There’s a terrific new report out by the White House on the economic damage that will be wreaked by global warming, and it is good to see them be so strong about the dangers not only to our environment but to the economy. The actions the Obama administration has taken so far given that the Congress is refusing to act — including regulating carbon emissions in coal plants, getting the car companies to agree to higher average gas mileage, and issuing a good set of executive orders to help address the issue — are all good steps forward. But given the truly massive consequences scientists and economists see coming, for the sake of future generations, the seriousness of this issue needs to be addressed with even bigger, bolder ideas right away. As hamstrung as Obama is by Congress, he needs to push much harder for a truly comprehensive executive branch plan of regulatory measures, executive orders, and agency-by-agency reviews.
The place he needs to start is to put a stop to the Keystone pipeline foolishness once and for all. This carbon-maximizing project that allows investors like the Koch brothers to make billions while screwing up the Canadian wilderness so that oil can be sold to China is a disaster in every way. It won’t lower oil prices, make America more energy independent, or create very many jobs (almost no permanent ones). It will, however, do massive new damage in terms of global warming when we’re already in the deepest long term trouble imaginable. The pipeline makes extracting the tar sands oil profitable; without the pipeline, the economics turn much dicey-er, and the oil might not be extracted. Time to just say no.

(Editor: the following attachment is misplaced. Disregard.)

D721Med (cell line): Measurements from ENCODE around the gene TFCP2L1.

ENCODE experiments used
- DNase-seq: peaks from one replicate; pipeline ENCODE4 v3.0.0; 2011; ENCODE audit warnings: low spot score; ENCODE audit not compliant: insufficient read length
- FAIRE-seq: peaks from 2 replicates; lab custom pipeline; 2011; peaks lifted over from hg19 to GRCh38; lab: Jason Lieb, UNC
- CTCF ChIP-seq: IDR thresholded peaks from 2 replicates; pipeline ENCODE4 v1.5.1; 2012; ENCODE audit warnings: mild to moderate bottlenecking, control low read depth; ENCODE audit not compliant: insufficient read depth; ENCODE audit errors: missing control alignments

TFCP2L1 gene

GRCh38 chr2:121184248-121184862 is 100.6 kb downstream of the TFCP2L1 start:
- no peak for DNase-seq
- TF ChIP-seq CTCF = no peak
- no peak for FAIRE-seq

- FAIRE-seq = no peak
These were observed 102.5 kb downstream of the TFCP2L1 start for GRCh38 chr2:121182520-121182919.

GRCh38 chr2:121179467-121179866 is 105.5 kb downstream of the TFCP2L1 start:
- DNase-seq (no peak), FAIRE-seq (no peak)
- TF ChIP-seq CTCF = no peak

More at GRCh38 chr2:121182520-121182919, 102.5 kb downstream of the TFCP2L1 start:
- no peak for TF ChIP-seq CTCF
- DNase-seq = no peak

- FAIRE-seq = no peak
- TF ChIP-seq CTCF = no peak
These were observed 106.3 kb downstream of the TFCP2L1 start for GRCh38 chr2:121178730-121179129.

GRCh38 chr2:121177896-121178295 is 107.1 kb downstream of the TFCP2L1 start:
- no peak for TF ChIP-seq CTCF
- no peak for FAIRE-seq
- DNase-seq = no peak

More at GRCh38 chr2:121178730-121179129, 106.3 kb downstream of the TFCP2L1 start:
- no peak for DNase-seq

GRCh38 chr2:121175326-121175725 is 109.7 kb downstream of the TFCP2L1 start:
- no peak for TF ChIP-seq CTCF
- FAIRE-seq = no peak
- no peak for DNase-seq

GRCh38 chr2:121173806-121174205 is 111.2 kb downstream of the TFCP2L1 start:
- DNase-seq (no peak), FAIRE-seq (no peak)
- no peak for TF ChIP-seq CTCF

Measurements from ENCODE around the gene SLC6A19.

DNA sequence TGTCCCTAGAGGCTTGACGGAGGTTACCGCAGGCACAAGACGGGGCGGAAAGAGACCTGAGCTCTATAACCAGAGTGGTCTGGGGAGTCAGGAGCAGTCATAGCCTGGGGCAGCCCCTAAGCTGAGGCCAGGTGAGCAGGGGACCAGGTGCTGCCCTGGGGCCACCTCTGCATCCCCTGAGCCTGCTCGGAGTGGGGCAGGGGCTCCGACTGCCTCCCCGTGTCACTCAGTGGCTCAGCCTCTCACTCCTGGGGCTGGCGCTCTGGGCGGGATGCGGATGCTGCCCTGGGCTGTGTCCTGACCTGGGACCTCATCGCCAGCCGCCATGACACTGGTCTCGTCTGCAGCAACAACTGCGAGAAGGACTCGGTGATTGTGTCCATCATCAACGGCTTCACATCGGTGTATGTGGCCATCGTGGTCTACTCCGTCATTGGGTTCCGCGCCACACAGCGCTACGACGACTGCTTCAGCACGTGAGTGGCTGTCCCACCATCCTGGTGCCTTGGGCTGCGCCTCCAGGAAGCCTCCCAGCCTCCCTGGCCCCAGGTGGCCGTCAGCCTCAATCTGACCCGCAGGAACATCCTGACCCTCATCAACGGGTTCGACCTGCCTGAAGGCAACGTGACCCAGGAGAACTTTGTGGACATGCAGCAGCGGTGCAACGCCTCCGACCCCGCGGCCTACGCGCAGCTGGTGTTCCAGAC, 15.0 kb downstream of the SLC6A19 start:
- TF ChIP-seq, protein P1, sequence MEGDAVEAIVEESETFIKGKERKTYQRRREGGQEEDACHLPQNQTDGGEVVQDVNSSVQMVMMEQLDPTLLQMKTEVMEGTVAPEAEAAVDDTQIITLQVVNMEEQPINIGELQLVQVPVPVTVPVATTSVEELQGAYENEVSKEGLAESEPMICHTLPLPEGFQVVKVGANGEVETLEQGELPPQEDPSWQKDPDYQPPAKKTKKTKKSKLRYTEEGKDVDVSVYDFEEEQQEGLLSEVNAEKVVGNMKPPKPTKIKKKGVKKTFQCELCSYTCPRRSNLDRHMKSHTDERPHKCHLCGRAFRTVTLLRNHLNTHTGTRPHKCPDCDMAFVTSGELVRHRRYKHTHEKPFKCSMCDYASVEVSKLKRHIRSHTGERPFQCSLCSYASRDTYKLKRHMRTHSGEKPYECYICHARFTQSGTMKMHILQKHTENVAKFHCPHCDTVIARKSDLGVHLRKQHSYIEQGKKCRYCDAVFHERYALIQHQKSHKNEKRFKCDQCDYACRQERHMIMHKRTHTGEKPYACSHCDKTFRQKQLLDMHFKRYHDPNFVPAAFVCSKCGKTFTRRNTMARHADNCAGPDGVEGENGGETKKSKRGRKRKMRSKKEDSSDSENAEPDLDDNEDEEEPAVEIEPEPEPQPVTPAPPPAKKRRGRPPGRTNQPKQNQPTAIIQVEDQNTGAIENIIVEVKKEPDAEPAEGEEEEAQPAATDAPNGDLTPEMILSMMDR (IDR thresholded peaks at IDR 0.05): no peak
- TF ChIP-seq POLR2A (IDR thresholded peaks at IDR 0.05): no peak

Another big place to look is within the federal government itself. Obama has done a good job of starting the process of reviewing what agency could and should be doing, but there is so much work left to be done, and he needs to push a lot harder. One huge example: climate change could be massively eased with serious reforms in how agriculture is done in this country, and USDA needs to be leading the way. Another: the military’s carbon footprint could be dramatically improved without impairing our nation’s security in any way.
Another smaller example, but a classic case of a modest sized agency that could be playing a big role in helping global warming but is instead exacerbating it: the Export-Import Bank. Over the years, Ex-Im has permitted a coal plant in the middle of the Great Barrier Reef, another in India whose emissions were equal to a fifth of all US coal plants combined, and a massive natural gas project in Papua New Guinea that evaded safety regulations, triggering a fatal landslide that killed 27 people. Now there is a new threat: a proposed amendment to the Export-Import Bank’s reauthorization. The Senate is on the verge of passing an amendment introduced by Senators Joe Manchin and Mark Kirk that would once again allow the Export-Import Bank to fund coal plants abroad. We should not be going backward on this issue and go back to having Ex-Im fund carbon-belching projects. The administration should use its leadership role to ensure that we do not let this start happening again, but they are so anxious to keep Ex-Im alive that they might be willing to make this terrible deal. Ex-Im does some good things, but mostly it has become a stream of corporate subsidies to big profitable energy and aerospace companies, and it isn’t worth saving if the cost is more damage to the climate.
These are just a few examples. The point is this: President Obama knows how big a deal global warming is. He has done some good things, but he could be doing far more. He should start by saying no to Keystone and making sure his executive branch does everything it possibly could to change course.